Palmeraies are an important part of life in Morocco. If you travel to the desert at all, either to Merzouga or to M’hamid you’ll undoubtedly drive past them. And if you have the chance to stop and wander around, I’d highly encourage it.

Palmeraies are important for several different reasons. Primarily the palm trees are a source of palm dates, which the country is famous for. However, the palmeraies are also used agriculturally. Under the cool shade of the trees, fields are maintained in small plots surrounded by mud brick walls and small paths.

In the short time I had wandering I was exposed to people in a far more natural setting than in any of the towns we visited. I was approached and talked to spontaneously, despite the camera in my hands.


If there’s one regret I have in Morocco, it’s that we didn’t take more time to slow down and explore these incredible places.

Into the Desert

Desert excursions are all the tourist rage in Morocco and there are a bunch of guide shops that will take you out to a Berber tent in the middle of the dunes for an “unforgettable” night under the stars. Yes, it’s full steam ahead tourism and we didn’t find the overnight lodging to be particularly authentic, but we both had a great time in the desert and spent more time around Merzouga than we’d originally anticipated. In photographic terms, the Berber guides, camels, and dunes of Erg Chebbi (and probably Erg Chigaga too) provide an incredible canvas of wonderful shapes and fantastic colors that aren’t to be missed.

Desert and Dunes

Most people think of the Sahara desert as a mass of sandy dunes that continue as far as the eye can see. While this may be true in other parts of Africa, the Saharan plain in Morocco consists primarily of stony desert with limited interspersed dune outcroppings.


The dunes of Erg Chebbi rise up out of this stony plain seemingly out of nowhere and form an isolated dune island that’s teardrop shaped and can be circumnavigated in a day. Plenty of 4×4 operators in town offer day long packages that do this navigation with several stops along the way to see local villages and such.


The stony desert is flat and for 4x4s offers a relatively unlimited ability to navigate freely. 2WD rental cars don’t have it as easy but can stick to main “roads” that are well marked and devoid of significant sand and washes. In fact, many of the lodgings around Erg Chebbi are accessible only by taking a dirt road into the desert.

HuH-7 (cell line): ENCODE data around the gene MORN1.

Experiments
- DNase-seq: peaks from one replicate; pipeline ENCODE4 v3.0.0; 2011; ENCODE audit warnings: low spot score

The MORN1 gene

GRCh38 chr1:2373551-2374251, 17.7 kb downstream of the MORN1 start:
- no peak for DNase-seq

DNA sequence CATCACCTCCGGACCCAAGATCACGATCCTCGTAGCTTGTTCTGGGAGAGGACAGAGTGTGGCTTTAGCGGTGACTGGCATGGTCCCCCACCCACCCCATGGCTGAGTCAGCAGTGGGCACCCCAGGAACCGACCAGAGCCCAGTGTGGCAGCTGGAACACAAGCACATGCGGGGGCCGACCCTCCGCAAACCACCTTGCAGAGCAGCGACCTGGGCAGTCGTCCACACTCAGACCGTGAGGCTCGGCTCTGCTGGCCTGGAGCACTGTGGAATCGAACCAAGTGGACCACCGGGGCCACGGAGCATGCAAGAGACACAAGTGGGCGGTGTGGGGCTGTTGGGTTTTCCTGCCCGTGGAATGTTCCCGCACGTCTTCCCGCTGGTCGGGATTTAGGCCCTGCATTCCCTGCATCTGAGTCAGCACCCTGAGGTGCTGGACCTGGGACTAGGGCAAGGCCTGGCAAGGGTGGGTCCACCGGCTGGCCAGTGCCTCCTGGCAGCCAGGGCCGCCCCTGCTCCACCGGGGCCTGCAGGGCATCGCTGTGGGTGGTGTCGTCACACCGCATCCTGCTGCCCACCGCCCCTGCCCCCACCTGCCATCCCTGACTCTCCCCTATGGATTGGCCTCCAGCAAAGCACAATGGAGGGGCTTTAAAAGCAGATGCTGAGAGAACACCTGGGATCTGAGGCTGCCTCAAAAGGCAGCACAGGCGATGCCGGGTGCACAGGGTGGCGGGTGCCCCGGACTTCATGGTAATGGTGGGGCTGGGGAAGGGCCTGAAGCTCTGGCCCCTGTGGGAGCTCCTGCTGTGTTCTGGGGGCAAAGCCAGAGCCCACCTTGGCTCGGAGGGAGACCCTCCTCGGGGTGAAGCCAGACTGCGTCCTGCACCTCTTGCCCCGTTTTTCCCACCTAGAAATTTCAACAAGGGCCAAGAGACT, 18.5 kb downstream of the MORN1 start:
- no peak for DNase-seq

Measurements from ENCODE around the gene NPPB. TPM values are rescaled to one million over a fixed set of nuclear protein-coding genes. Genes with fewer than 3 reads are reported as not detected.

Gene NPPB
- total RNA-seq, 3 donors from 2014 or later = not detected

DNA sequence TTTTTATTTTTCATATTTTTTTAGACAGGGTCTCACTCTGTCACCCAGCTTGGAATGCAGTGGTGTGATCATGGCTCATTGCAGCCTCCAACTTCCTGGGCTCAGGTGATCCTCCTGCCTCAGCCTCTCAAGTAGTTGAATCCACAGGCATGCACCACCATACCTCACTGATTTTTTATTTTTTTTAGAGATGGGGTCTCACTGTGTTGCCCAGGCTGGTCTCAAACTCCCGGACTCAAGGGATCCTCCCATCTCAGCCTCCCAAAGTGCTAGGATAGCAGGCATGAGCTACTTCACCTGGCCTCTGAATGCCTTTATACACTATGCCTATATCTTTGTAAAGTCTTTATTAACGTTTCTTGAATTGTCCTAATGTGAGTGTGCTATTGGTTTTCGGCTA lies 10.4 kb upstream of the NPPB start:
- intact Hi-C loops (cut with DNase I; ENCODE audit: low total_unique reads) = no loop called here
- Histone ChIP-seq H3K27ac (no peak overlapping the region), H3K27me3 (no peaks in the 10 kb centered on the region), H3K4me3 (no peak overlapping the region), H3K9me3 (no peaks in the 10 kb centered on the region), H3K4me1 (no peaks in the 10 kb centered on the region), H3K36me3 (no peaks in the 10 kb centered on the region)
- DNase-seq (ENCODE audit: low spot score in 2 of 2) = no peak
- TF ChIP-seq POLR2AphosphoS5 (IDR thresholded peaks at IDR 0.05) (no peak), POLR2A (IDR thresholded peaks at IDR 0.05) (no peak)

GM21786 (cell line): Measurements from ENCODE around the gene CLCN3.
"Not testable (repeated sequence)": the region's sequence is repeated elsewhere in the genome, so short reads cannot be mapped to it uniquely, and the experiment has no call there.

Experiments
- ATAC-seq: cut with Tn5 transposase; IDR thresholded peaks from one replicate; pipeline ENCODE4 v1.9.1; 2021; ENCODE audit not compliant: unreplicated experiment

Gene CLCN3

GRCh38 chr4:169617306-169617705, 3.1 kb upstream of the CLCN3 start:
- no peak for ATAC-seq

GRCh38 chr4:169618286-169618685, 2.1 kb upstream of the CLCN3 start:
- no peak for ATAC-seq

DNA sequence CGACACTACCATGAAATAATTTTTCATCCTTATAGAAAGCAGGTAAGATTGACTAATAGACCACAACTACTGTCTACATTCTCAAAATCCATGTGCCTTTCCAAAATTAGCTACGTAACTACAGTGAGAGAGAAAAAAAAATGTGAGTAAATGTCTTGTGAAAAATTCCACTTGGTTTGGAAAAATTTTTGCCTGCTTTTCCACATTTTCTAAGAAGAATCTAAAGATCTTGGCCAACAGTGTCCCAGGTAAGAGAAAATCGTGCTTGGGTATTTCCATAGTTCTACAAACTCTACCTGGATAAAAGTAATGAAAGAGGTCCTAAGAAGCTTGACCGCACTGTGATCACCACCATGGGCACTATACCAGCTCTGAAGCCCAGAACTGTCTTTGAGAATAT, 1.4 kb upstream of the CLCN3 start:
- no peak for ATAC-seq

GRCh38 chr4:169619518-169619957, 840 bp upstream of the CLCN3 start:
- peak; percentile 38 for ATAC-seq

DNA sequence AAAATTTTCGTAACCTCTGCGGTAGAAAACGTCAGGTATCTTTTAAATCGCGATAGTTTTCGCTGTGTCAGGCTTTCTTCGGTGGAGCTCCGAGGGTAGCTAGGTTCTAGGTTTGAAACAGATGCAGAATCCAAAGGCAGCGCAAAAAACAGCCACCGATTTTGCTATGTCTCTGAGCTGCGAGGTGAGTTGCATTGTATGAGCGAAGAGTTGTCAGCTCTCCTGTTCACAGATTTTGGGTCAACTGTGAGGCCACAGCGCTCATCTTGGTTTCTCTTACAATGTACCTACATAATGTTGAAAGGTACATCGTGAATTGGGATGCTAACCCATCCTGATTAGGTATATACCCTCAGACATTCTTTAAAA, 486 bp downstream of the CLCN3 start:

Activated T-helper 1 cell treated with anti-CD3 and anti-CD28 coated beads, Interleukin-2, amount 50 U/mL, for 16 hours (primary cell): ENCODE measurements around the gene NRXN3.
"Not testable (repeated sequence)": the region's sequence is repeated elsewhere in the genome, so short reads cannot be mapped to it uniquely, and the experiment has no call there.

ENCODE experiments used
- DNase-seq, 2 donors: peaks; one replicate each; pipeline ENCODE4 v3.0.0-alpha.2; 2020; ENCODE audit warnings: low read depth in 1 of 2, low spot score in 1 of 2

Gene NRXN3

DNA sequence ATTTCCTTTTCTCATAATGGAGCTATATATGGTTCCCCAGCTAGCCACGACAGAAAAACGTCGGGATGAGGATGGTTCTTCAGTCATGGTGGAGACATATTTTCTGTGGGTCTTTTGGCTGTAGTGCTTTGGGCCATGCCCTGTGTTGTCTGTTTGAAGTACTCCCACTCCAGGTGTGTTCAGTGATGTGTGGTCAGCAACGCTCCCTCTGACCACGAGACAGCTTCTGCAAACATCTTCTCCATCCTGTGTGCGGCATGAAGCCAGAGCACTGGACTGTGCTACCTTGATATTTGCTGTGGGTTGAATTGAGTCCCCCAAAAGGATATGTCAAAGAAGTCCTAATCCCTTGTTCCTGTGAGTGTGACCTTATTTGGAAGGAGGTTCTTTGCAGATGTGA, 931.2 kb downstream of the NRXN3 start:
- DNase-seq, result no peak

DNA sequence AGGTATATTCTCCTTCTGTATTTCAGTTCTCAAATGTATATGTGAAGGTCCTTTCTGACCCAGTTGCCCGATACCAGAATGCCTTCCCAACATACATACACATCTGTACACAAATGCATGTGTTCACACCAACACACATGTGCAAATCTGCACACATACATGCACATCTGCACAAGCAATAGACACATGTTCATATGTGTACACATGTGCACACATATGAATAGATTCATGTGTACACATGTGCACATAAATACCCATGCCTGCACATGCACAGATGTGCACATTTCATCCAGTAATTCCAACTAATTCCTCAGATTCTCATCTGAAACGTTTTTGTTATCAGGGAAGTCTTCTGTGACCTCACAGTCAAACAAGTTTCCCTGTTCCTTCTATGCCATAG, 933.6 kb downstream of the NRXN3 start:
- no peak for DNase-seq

Overnight Camp

Trips to an overnight camp are a great way to be out in the dunes for sunset and sunrise as well as providing an incredible opportunity to get away from the lights of Merzouga for star photography. They also provide up close and personal time with camels and their Berber handlers.


Riding a camel is of course an interesting experience. I quickly found that the swaying motion of the camel chafed my legs. It also hindered my ability to take the images I wanted of the group moving by, so I walked most of the short distance to camp in the mild temperatures of late evening.


After dinner, we set out to find an interesting foreground for our star photography. We hadn’t had time to fully scout around camp due to our late arrival and dinner. But we did know where we’d left the camels for the night so we headed that way and used them as photographic props for the next couple hours.


It should be noted that star photography isn’t as good as you might expect in the desert as it is here at home in the Pacific Northwest. The proximity to the equator means that the atmosphere is thicker and the blowing sand increases the particulate matter in air. This combines to give a somewhat “muddy” atmospheric effect. Regardless, we were both able to capture some fun images of our camels under the Milky Way and in front of one of the large dunes of Erg Chebbi.


We woke before sunrise the next morning to catch sunset on the dunes. While I think the intent was for us to climb to the top of the large dune directly behind camp, Anne and I wandered off into the surrounding dunes to look for fun shapes and interesting things to capture. Pre-sunrise was great, the temperatures were cool and the light was nearly perfect. Again, given the proximity to the equator, once the sun rose we had very little time before the light became harsh and made the images much less interesting.



A Little Slice of Berber

Given the large influx of tourists, there are a lot of Berber guides in the vicinity of Merzouga. They dress in fantastically colorful and interesting clothing and make for some excellent subjects when you’re able to indulge them in a small photo shoot. However, as mentioned before the culture is typically anti-photo so do ask before you make the image


Just like everyone else in the world, these guides need to get to work somehow and it seems a lot of them use small mopeds to make the journey from town to their guide assignment for the day/night.


On our way back from our overnight, we came across one gentleman who was riding his moped around the dunes. It was an awesome sight, both in terms of the stark contrast to the normally reserved personality we saw as well as just the straight up craziness and skill involved in riding a moped in sand. There’s a new sport here folks!




Yes, it’s touristy but we highly enjoyed our time in the desert. I think I wish the camp had been slightly more rustic and authentic, but aside from that I’d gladly go back and spend more time in and around Erg Chebbi.


Driving In Morocco